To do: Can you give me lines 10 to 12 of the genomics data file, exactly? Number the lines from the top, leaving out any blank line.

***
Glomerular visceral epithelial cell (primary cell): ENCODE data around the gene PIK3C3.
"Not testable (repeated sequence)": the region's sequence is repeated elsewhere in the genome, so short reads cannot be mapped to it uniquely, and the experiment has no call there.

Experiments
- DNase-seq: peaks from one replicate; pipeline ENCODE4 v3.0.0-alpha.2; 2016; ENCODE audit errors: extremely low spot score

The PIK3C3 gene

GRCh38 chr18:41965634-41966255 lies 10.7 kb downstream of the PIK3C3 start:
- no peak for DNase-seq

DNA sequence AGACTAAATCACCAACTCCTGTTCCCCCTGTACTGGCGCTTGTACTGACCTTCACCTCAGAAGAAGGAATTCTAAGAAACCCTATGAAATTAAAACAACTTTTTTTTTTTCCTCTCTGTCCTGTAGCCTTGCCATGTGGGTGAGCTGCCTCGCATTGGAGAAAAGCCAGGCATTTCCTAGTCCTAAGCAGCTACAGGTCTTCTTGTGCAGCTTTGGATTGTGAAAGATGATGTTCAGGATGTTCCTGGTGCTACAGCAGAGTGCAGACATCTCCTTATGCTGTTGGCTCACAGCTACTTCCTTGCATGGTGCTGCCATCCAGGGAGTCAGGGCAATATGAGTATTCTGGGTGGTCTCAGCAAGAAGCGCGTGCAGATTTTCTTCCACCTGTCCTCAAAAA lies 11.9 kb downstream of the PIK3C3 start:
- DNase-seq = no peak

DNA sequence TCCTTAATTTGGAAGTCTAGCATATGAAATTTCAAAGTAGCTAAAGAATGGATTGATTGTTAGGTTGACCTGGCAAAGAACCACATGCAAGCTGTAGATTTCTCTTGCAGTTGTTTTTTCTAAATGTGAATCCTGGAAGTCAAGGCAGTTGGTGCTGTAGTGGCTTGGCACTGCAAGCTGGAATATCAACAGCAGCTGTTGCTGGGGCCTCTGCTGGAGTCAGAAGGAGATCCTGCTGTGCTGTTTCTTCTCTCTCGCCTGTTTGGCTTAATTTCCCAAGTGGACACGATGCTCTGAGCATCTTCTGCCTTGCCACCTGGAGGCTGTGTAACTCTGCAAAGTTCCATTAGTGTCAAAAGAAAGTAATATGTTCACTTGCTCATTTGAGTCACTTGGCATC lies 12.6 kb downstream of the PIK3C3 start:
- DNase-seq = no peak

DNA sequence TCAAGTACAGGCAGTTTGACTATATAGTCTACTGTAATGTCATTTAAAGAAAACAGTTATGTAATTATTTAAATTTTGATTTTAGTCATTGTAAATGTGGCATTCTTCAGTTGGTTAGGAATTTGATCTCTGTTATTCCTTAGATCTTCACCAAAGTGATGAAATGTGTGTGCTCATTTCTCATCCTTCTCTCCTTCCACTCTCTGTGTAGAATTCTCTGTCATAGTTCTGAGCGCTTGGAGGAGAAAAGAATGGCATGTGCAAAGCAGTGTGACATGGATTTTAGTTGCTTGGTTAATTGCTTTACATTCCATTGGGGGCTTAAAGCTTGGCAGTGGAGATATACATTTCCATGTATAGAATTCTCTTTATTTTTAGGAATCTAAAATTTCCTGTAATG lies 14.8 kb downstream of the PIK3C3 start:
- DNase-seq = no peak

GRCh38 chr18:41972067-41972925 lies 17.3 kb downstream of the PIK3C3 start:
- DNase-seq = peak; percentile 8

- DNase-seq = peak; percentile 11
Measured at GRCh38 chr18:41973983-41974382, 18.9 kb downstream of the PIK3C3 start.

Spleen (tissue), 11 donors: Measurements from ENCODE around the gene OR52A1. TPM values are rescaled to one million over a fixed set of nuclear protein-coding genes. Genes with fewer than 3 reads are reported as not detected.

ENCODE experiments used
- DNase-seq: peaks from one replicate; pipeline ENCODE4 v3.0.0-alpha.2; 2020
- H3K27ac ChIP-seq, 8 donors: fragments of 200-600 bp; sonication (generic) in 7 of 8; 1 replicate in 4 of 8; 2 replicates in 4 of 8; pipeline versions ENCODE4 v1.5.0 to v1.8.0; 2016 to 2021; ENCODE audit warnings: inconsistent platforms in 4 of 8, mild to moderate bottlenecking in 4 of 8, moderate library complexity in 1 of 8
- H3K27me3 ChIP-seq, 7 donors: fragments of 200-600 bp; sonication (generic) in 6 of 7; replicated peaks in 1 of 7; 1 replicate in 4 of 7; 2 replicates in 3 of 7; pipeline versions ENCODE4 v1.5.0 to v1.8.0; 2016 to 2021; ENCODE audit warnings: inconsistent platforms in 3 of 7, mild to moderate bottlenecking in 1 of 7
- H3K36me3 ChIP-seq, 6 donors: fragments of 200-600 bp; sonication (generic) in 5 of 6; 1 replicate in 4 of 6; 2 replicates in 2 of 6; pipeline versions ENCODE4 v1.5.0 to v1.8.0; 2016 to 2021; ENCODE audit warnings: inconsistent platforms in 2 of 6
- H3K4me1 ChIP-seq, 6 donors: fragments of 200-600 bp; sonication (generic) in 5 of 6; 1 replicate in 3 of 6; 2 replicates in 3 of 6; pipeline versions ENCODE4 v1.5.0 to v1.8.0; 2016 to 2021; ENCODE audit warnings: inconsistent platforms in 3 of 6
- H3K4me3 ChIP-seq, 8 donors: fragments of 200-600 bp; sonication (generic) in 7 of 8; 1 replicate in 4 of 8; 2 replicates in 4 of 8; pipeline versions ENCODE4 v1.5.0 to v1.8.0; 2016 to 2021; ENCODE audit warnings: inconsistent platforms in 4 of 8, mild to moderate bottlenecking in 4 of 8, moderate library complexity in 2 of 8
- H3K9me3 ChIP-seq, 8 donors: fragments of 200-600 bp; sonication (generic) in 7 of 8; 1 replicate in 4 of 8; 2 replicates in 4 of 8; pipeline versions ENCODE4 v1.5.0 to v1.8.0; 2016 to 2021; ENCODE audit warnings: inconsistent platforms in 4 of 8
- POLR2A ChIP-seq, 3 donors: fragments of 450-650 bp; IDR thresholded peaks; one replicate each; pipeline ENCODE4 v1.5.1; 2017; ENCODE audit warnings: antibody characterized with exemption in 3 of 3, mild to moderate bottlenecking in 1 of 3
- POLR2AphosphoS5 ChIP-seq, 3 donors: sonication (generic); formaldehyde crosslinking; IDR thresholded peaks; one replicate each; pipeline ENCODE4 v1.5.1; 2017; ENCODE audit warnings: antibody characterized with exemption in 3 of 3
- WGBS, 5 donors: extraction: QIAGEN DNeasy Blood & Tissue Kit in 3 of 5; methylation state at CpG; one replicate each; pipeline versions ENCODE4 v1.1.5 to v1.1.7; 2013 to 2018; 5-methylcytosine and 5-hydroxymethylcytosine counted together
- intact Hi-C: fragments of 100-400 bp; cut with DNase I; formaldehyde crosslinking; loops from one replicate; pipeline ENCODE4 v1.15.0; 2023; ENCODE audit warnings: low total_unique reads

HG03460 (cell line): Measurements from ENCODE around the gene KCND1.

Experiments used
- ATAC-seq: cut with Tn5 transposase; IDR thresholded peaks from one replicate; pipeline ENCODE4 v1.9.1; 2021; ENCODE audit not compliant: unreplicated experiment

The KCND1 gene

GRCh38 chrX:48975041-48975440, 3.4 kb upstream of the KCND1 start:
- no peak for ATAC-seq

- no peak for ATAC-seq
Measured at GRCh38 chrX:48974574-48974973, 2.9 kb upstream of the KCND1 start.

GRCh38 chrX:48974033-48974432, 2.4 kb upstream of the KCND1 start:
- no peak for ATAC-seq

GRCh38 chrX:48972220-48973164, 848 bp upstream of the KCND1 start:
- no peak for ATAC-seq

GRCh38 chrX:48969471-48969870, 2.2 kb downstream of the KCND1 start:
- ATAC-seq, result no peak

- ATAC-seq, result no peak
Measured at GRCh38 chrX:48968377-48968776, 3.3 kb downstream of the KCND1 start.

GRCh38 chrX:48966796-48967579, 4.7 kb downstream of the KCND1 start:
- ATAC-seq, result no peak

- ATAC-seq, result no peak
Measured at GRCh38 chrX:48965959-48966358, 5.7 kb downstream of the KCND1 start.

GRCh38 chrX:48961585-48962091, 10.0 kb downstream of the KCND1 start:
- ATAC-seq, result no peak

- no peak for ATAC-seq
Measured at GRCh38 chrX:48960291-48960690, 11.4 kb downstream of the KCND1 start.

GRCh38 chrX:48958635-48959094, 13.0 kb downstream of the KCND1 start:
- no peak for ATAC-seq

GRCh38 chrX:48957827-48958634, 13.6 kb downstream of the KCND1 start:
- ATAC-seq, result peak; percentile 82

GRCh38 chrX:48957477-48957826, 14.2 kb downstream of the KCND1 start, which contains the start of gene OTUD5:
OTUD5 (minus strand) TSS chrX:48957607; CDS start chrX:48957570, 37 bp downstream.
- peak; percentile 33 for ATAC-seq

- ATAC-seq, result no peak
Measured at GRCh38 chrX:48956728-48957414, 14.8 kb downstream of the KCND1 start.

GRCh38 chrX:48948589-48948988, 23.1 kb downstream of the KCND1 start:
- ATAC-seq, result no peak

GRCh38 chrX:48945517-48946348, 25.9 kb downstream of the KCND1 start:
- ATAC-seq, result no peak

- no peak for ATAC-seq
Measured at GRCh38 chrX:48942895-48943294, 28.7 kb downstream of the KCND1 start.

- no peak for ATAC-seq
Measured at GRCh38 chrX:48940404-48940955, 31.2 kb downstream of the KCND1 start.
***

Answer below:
DNA sequence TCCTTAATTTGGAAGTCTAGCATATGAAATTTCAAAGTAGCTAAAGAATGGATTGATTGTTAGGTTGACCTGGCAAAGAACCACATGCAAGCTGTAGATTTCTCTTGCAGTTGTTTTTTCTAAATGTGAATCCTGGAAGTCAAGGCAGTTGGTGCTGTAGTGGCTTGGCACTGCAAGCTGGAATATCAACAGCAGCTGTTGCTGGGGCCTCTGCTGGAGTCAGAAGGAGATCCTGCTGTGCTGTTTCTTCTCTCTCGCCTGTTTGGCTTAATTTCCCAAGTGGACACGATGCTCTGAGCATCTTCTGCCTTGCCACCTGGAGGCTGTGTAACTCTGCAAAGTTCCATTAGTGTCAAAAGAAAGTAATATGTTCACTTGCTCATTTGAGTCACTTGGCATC lies 12.6 kb downstream of the PIK3C3 start:
- DNase-seq = no peak

DNA sequence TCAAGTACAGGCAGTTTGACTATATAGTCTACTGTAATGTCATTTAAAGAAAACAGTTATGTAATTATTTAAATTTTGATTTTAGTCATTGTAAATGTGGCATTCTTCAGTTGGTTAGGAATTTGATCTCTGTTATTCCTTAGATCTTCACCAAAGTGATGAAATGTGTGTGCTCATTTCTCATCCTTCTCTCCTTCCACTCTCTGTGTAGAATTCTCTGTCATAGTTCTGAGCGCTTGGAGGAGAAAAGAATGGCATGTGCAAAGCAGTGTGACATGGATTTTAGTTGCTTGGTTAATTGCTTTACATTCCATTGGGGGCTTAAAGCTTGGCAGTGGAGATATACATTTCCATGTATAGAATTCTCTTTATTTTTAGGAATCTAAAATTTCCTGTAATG lies 14.8 kb downstream of the PIK3C3 start: